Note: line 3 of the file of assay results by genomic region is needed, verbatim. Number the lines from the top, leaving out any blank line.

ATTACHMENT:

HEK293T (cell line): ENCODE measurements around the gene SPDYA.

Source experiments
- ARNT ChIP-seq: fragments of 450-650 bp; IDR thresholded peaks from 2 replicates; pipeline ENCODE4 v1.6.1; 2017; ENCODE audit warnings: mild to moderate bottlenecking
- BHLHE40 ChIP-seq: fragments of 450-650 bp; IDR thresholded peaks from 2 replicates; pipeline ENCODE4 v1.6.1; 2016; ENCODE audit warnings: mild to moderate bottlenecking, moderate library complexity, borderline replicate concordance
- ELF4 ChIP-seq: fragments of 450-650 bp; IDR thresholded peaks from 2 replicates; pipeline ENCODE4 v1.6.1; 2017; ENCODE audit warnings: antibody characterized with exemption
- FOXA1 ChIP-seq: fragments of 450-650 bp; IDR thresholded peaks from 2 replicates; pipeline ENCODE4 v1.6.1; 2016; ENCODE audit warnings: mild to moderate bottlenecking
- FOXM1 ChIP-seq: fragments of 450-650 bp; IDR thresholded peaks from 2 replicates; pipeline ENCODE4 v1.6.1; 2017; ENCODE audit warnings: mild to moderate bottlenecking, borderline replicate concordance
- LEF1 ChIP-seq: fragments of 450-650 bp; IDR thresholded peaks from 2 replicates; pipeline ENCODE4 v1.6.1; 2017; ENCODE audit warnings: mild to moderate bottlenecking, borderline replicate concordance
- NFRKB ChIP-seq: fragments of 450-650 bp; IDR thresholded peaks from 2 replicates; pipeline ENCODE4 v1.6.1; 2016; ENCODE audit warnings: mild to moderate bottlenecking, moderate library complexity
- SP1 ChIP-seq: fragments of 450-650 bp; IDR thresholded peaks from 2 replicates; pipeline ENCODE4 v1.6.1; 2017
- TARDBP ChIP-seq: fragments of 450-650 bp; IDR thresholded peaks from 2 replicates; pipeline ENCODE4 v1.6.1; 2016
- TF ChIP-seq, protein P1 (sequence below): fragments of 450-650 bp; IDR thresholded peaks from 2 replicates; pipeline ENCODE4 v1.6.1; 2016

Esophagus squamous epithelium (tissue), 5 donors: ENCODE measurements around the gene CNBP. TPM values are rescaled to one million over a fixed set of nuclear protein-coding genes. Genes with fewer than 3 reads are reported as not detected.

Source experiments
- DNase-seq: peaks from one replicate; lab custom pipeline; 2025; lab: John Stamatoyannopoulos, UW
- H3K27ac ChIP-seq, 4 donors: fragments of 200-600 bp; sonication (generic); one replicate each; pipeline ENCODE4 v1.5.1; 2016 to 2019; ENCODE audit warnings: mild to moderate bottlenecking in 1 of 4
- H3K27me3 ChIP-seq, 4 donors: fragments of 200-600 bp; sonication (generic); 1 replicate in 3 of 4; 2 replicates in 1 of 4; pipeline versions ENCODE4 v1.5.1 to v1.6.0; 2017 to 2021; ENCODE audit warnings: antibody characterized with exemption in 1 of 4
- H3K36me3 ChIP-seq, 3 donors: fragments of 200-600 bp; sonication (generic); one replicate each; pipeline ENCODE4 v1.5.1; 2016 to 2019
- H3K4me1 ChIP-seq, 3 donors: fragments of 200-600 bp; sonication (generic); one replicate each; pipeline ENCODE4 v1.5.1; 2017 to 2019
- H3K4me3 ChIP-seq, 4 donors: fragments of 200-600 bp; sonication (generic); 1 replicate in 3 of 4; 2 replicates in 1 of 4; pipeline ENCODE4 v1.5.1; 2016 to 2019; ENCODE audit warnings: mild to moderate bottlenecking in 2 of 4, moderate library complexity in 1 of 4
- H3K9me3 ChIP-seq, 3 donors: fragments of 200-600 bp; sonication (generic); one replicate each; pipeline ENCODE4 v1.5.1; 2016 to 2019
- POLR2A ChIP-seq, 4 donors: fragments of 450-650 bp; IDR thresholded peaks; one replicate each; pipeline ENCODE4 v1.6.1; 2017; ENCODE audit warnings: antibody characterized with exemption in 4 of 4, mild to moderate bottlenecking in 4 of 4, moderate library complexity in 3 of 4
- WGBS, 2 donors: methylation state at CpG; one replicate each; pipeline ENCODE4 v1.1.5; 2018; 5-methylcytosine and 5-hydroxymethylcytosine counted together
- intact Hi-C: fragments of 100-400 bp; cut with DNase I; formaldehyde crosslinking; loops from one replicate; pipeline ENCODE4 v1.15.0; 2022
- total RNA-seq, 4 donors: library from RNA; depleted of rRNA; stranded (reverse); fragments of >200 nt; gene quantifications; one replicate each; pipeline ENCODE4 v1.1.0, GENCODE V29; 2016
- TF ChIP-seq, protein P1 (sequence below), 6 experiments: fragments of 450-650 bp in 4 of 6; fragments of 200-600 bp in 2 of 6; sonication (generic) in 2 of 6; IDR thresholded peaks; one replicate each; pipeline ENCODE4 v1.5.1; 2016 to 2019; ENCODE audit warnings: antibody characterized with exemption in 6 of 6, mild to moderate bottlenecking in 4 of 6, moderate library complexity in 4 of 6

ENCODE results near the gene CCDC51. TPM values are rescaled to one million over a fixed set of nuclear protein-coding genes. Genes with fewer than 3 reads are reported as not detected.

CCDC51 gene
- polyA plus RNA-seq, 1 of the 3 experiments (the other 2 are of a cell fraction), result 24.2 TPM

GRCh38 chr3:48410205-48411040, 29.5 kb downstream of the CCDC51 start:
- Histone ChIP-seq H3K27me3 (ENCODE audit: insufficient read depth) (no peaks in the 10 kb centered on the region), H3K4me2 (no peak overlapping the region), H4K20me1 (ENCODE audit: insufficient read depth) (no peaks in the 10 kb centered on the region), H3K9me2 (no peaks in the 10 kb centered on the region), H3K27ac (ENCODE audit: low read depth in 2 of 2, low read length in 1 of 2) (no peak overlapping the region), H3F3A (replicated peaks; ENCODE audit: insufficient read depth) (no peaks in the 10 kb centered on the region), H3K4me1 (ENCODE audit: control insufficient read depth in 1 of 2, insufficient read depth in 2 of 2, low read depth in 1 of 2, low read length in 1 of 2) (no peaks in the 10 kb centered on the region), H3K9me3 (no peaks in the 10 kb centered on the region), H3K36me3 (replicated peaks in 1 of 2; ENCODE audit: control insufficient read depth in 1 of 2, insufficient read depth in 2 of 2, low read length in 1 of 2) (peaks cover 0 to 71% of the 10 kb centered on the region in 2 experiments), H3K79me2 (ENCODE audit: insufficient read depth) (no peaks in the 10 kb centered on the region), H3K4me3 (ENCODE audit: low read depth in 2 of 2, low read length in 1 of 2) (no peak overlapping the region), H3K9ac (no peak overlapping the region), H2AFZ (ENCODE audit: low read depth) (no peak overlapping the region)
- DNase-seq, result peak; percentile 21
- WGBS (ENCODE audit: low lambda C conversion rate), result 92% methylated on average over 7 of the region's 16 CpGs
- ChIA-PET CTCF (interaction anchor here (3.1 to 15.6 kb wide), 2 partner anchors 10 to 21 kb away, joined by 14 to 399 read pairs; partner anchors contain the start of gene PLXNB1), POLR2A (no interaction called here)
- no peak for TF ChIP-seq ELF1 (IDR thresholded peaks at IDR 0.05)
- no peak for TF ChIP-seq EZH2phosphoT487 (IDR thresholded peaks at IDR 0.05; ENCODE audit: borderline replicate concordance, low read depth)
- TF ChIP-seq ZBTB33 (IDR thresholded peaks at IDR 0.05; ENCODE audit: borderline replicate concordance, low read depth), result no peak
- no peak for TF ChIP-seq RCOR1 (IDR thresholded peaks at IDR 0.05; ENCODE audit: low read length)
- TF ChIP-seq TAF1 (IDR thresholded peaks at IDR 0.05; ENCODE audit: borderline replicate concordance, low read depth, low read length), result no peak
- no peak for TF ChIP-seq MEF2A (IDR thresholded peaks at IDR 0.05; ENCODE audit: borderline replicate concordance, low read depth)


- ARNT ChIP-seq: fragments of 450-650 bp; IDR thresholded peaks from 2 replicates; pipeline ENCODE4 v1.6.1; 2017; ENCODE audit warnings: mild to moderate bottlenecking